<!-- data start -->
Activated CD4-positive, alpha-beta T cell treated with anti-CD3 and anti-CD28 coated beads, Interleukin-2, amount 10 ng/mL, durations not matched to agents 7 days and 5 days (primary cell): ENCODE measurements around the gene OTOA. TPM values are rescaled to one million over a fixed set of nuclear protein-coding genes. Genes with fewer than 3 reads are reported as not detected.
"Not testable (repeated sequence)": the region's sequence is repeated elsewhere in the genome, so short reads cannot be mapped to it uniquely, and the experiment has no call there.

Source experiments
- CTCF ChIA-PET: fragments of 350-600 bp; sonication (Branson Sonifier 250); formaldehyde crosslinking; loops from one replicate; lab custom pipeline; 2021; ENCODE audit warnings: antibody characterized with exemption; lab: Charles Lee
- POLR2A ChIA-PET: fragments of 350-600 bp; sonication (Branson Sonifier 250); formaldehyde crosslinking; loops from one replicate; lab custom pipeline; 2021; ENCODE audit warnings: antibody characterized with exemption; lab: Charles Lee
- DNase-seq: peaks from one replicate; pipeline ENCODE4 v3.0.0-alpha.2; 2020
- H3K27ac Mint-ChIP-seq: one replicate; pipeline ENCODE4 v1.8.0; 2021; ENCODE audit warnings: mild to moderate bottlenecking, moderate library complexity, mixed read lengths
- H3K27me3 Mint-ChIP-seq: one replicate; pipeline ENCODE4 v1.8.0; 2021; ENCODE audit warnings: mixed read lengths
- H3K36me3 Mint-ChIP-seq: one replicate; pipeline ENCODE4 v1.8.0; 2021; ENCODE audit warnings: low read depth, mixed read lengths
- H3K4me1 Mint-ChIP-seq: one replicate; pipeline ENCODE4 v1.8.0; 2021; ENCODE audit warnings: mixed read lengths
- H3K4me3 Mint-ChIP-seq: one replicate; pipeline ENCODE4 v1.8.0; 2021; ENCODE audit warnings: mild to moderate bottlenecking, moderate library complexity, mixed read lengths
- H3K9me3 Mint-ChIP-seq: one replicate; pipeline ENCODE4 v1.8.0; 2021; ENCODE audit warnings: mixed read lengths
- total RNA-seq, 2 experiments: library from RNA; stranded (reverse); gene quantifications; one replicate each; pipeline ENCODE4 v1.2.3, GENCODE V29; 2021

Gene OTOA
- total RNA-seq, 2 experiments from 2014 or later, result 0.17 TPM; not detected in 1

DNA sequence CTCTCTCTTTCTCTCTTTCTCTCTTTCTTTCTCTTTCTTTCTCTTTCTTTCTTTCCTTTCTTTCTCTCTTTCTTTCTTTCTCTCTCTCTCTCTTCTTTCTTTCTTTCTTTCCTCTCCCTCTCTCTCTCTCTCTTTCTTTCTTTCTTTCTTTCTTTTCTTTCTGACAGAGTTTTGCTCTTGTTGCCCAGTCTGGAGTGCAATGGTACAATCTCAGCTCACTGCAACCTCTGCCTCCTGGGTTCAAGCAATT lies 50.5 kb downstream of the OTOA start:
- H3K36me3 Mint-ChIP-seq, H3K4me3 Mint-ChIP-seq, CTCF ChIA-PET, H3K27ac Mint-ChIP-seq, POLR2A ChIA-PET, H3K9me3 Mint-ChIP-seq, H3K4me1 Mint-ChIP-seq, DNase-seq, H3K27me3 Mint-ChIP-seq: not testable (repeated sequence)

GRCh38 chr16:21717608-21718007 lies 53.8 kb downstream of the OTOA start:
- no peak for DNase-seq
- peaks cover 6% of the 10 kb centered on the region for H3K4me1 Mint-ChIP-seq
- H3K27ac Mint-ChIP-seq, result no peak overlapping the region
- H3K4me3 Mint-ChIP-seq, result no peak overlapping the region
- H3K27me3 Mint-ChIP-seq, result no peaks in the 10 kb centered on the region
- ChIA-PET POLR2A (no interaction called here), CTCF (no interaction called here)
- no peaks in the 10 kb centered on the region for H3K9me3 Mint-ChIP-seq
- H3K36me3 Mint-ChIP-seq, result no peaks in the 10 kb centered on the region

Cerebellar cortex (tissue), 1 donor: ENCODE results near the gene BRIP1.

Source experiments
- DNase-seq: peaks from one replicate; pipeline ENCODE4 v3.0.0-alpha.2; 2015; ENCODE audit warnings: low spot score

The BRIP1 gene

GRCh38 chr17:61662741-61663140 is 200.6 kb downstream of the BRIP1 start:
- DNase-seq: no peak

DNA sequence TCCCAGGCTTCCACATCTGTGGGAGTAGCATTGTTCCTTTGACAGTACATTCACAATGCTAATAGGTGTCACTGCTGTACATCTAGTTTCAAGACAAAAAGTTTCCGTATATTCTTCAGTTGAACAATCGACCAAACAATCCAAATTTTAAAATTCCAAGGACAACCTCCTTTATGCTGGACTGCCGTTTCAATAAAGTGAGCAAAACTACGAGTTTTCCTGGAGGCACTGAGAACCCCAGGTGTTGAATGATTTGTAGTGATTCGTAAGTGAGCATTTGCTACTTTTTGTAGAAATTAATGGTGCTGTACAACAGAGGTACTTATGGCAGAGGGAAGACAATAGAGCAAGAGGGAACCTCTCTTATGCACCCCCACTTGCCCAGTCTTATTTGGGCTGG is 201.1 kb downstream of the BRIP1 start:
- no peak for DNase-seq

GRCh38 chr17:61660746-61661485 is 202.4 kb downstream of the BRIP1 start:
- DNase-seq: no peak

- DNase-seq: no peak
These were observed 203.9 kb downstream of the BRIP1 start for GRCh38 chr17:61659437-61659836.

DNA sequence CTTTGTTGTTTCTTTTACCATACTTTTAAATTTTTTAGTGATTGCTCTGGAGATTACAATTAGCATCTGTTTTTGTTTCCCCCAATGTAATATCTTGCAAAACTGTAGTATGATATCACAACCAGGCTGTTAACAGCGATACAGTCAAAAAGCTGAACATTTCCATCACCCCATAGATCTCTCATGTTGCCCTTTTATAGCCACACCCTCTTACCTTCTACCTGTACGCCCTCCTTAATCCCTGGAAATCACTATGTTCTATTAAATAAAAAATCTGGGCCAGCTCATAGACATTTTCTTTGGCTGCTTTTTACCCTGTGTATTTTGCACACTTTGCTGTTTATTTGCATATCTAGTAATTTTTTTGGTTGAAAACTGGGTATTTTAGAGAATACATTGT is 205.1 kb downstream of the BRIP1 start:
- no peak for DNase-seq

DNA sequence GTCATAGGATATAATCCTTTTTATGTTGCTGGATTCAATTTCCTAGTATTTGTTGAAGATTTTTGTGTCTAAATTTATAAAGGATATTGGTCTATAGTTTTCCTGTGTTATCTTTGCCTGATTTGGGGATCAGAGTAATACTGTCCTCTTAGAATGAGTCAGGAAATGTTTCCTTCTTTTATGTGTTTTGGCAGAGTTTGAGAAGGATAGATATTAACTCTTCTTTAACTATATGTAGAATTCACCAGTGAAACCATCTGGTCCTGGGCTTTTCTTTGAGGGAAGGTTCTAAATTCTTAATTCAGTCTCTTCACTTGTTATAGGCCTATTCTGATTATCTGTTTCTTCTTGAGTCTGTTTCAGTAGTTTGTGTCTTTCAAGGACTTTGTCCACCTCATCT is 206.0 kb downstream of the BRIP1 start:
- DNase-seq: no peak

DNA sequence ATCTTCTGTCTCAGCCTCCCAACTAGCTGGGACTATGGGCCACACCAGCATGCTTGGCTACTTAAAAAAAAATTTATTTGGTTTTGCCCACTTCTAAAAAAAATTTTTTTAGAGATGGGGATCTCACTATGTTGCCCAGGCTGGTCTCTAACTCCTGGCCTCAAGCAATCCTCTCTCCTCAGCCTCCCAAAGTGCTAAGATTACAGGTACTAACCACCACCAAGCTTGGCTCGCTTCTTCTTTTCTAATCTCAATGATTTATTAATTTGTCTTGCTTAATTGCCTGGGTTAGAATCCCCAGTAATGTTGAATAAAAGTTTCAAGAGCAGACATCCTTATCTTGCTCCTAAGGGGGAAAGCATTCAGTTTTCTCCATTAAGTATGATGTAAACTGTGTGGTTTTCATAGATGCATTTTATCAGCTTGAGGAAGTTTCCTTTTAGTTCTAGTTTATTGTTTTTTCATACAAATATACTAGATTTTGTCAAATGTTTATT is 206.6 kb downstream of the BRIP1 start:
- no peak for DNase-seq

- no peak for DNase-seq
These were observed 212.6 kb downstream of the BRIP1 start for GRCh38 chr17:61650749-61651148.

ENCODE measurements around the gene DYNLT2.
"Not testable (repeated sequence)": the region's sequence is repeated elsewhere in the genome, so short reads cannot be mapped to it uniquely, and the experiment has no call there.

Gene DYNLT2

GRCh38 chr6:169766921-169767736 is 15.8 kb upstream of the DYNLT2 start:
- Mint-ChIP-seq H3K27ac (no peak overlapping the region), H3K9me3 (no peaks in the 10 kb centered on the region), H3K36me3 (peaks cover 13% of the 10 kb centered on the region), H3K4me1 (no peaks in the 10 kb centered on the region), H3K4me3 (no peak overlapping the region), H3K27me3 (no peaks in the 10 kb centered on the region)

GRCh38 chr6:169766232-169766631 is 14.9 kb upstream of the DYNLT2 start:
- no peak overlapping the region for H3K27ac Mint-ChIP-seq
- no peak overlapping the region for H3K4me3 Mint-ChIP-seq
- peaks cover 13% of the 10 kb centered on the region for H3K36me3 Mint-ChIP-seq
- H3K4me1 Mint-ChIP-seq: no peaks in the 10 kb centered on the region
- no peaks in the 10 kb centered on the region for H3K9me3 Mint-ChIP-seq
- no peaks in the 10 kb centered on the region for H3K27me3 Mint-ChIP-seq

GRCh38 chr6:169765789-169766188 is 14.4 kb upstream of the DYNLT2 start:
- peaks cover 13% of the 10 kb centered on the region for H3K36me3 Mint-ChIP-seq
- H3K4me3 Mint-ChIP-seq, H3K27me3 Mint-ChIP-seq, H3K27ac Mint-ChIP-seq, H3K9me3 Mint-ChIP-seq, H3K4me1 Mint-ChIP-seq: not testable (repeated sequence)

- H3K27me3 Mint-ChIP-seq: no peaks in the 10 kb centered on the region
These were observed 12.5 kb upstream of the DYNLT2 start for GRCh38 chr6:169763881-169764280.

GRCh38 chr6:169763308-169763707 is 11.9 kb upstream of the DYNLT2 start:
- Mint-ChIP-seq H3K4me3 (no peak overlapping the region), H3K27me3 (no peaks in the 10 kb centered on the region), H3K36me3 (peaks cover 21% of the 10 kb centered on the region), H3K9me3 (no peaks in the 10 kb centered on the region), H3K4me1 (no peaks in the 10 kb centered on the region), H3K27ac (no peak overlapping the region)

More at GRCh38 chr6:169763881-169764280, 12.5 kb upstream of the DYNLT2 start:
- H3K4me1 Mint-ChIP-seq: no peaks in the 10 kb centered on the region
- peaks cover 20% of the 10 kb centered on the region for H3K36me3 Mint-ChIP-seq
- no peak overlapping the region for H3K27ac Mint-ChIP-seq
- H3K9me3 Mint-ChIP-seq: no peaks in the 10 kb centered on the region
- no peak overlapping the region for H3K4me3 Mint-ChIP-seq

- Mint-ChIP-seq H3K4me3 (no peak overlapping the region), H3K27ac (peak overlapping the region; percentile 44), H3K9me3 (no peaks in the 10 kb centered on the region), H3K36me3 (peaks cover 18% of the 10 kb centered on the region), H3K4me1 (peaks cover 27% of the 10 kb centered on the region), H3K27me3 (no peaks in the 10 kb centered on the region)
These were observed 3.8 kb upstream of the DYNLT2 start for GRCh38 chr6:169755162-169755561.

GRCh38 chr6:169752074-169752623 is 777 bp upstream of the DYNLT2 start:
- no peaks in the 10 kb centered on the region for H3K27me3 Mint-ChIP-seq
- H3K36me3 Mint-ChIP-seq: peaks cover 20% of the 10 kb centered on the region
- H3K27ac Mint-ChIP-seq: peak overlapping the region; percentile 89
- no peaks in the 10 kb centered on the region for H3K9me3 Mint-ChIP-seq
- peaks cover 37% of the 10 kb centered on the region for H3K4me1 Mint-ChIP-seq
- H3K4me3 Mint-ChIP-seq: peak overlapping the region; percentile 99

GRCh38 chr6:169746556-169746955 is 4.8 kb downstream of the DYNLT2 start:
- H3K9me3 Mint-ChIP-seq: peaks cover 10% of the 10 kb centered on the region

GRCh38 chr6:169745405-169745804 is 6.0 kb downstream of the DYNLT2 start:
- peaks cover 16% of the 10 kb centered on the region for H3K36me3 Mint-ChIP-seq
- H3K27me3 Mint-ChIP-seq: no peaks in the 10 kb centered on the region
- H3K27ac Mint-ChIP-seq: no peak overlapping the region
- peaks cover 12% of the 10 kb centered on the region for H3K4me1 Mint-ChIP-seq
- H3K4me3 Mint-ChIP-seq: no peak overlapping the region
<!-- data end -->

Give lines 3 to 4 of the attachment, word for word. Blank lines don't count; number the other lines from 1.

Source experiments
- CTCF ChIA-PET: fragments of 350-600 bp; sonication (Branson Sonifier 250); formaldehyde crosslinking; loops from one replicate; lab custom pipeline; 2021; ENCODE audit warnings: antibody characterized with exemption; lab: Charles Lee